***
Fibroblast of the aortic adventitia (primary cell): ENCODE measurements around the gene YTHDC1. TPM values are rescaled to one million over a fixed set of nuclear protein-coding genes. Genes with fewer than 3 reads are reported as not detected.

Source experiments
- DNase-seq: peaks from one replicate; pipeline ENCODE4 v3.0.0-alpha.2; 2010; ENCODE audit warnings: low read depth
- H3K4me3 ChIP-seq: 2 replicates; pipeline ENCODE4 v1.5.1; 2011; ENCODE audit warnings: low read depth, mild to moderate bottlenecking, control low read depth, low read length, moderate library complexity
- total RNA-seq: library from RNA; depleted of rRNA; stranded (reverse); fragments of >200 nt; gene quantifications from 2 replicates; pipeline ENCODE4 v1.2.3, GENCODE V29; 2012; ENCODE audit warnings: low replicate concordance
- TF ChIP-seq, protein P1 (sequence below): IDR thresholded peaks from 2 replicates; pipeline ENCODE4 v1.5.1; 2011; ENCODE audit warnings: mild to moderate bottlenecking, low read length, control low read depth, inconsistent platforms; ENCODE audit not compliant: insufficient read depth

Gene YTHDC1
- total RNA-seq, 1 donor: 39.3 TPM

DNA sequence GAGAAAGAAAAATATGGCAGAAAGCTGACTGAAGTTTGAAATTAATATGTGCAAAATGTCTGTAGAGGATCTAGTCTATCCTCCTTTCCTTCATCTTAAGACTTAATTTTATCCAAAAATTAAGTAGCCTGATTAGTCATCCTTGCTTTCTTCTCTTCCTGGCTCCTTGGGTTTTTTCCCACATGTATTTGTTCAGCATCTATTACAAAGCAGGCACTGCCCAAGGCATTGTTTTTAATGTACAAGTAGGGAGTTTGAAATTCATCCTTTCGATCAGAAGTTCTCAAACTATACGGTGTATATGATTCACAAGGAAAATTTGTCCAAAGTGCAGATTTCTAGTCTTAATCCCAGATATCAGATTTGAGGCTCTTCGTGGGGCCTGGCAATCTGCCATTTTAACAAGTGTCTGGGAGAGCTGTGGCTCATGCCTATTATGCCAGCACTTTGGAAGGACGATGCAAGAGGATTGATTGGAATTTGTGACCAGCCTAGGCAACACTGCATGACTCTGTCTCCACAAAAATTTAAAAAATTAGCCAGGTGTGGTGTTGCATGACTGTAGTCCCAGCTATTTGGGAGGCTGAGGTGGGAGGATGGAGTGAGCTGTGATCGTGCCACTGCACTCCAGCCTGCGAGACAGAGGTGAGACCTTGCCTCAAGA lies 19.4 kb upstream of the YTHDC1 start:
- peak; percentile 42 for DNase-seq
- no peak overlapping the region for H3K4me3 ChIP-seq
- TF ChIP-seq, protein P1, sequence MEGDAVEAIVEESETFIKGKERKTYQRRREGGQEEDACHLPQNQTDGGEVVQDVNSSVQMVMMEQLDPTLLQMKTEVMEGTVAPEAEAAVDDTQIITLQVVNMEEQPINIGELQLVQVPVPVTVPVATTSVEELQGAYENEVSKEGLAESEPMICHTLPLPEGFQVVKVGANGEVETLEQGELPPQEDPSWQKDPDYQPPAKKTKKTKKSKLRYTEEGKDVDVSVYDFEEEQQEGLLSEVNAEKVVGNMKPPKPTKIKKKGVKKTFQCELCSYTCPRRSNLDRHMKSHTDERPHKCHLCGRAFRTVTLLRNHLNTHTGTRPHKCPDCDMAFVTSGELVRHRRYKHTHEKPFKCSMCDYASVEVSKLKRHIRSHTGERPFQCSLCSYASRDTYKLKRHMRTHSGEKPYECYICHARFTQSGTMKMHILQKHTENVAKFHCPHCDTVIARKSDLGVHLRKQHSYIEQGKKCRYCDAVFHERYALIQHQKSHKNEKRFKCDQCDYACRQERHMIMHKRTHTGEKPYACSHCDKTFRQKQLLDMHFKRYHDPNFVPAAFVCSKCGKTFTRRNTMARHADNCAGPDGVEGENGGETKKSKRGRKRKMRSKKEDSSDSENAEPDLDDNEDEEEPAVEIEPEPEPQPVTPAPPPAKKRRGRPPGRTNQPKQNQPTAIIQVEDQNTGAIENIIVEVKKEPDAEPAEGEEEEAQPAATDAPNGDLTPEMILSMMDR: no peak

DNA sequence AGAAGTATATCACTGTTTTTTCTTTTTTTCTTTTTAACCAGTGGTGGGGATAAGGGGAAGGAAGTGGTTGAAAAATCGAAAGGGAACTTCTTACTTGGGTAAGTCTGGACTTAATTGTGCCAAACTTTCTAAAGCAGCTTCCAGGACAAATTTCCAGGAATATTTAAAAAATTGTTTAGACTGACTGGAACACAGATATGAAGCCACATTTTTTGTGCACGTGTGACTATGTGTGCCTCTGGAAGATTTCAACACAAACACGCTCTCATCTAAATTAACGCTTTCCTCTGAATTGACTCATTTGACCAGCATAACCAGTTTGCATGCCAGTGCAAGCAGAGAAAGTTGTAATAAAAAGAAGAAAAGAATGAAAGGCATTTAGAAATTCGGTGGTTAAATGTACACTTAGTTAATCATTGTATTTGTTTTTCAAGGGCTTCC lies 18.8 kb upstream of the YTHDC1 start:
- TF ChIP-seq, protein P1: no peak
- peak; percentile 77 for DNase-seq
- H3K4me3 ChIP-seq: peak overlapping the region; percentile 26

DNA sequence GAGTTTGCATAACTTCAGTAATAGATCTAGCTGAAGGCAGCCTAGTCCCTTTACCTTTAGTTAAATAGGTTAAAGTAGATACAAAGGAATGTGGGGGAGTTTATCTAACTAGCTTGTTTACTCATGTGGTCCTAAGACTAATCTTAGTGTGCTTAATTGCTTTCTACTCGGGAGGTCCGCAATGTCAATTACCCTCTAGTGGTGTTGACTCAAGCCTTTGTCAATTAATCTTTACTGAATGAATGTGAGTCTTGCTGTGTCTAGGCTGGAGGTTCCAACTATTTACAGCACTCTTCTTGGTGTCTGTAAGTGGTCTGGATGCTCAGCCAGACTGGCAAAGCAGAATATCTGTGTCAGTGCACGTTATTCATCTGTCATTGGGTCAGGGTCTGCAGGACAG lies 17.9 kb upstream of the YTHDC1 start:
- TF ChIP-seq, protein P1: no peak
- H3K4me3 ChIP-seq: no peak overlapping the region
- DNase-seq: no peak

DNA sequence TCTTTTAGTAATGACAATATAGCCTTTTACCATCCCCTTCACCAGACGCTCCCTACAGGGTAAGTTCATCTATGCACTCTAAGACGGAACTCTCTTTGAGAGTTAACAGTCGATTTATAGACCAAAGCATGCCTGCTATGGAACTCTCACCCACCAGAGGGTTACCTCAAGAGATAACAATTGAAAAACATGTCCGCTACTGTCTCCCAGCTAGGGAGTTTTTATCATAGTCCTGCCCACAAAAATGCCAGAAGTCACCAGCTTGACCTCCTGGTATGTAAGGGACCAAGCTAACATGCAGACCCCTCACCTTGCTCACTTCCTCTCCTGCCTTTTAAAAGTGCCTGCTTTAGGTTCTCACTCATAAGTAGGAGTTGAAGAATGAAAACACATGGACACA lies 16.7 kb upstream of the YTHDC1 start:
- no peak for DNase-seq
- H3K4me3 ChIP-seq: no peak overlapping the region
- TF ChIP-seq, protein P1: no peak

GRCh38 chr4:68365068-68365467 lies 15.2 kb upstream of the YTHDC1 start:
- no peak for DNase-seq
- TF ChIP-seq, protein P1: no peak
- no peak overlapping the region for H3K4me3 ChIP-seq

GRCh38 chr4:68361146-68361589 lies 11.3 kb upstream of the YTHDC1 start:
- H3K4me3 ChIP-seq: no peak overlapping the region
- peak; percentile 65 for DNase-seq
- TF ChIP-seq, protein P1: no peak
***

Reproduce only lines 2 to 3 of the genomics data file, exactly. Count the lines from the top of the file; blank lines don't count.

Source experiments
- DNase-seq: peaks from one replicate; pipeline ENCODE4 v3.0.0-alpha.2; 2010; ENCODE audit warnings: low read depth